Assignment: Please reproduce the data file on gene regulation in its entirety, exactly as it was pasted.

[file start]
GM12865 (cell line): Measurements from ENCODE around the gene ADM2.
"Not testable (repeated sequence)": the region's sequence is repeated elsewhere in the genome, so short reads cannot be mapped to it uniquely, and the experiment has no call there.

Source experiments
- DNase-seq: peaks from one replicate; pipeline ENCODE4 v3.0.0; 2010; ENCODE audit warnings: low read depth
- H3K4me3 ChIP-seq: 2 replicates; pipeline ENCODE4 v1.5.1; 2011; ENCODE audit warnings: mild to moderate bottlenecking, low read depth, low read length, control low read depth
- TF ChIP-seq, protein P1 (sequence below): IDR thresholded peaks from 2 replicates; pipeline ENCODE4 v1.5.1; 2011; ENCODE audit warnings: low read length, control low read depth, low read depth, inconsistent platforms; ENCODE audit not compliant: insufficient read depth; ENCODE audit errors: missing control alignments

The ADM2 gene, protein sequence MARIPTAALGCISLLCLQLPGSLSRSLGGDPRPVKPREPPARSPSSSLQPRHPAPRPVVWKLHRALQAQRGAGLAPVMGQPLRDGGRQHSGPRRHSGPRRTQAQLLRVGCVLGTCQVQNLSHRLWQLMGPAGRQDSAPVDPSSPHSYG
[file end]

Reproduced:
GM12865 (cell line): Measurements from ENCODE around the gene ADM2.
"Not testable (repeated sequence)": the region's sequence is repeated elsewhere in the genome, so short reads cannot be mapped to it uniquely, and the experiment has no call there.

Source experiments
- DNase-seq: peaks from one replicate; pipeline ENCODE4 v3.0.0; 2010; ENCODE audit warnings: low read depth
- H3K4me3 ChIP-seq: 2 replicates; pipeline ENCODE4 v1.5.1; 2011; ENCODE audit warnings: mild to moderate bottlenecking, low read depth, low read length, control low read depth
- TF ChIP-seq, protein P1 (sequence below): IDR thresholded peaks from 2 replicates; pipeline ENCODE4 v1.5.1; 2011; ENCODE audit warnings: low read length, control low read depth, low read depth, inconsistent platforms; ENCODE audit not compliant: insufficient read depth; ENCODE audit errors: missing control alignments

The ADM2 gene, protein sequence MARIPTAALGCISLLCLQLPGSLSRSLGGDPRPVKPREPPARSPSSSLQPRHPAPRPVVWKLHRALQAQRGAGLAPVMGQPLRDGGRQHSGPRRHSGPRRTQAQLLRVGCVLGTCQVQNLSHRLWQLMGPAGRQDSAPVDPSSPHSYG